Stonehenge, one of the UK's most iconic tourist spots, is to get a 3-km-long tunnel that will help in cutting traffic congestion and improving journey time to the World Heritage site.
The dual carriageway tunnel will be built under the pre-historic monument in Wiltshire, south-west England, as part of a 2 billion pound scheme.
UK transport minister Chris Grayling said today that the tunnel will "transform" the busy A303 highway by "cutting congestion and improving journey times" and provide a "boost" to the UK economy.
"This major investment in the south-west will transform the A303 and benefit those locally by cutting congestion and improving journey times.
It will also boost the economy, linking people with jobs, and businesses with customers - driving forward our agenda to build a country that works for everyone and not just the privileged few," he said.
The move is aimed at preserving views of the ancient site, which have been damaged for almost 90 years since the A303, which now carries up to 30,000 vehicles a day, was opened just 165 metres from the stone circle.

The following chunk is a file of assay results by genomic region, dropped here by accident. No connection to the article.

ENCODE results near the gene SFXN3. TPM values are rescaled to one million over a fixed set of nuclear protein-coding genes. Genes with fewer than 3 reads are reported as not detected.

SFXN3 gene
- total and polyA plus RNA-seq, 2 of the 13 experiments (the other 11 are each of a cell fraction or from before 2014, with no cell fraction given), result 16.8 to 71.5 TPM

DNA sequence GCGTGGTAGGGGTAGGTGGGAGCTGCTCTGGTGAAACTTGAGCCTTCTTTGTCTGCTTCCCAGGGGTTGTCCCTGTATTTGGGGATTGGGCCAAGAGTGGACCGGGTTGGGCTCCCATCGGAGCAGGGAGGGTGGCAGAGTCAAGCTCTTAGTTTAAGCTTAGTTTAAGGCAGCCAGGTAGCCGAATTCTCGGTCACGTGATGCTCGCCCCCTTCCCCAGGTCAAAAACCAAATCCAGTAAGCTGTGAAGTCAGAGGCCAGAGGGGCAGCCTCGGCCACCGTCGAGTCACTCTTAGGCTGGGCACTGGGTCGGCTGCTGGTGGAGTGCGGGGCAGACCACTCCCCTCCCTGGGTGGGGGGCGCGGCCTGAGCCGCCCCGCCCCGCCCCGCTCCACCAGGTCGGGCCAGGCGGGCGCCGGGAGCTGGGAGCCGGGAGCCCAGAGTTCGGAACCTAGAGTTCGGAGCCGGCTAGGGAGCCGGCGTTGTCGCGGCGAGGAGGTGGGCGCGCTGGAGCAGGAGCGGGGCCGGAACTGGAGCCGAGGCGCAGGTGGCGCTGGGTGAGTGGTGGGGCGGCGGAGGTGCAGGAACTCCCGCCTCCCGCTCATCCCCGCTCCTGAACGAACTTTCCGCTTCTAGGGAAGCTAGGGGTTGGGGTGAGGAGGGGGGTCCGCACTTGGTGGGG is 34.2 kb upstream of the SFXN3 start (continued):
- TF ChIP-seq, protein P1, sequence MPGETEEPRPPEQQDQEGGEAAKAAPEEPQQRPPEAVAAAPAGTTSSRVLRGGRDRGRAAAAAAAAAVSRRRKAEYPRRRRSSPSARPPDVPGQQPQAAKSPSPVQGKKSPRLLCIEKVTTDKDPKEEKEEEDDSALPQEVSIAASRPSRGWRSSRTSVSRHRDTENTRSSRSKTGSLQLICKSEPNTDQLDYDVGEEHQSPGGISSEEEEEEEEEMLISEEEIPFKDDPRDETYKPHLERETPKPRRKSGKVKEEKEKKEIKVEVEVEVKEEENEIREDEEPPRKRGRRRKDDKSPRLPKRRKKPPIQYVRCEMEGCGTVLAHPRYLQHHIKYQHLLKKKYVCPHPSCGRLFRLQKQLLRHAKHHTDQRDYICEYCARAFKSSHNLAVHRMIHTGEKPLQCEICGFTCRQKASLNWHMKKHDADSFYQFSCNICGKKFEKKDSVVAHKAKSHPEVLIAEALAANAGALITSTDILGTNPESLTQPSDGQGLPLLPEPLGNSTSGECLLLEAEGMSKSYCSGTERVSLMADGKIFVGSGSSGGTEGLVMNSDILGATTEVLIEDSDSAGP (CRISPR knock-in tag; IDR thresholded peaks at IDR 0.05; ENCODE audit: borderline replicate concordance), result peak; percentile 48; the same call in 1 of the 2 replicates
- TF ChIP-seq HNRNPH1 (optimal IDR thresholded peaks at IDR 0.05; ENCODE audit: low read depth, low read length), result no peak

A public consultation to get the views of drivers and residents opened on Thursday and will run until March 5.
Some campaign groups has expressed their reservations over the move.
In a statement, the Stonehenge Alliance group said: "The Alliance does not advocate new road building at Stonehenge, but accepts the need to improve the tranquillity and appearance of the World Heritage Site and its setting."
"If the government insists on widening the A303 by means of a tunnel, it must be sufficiently long to avoid any further damage to (Stonehenge) and its setting. Work on the tunnel is due to start in 2020 and be completed by 2029," the statement said.
(This story has not been edited by Business Standard staff and is auto-generated from a syndicated feed.)
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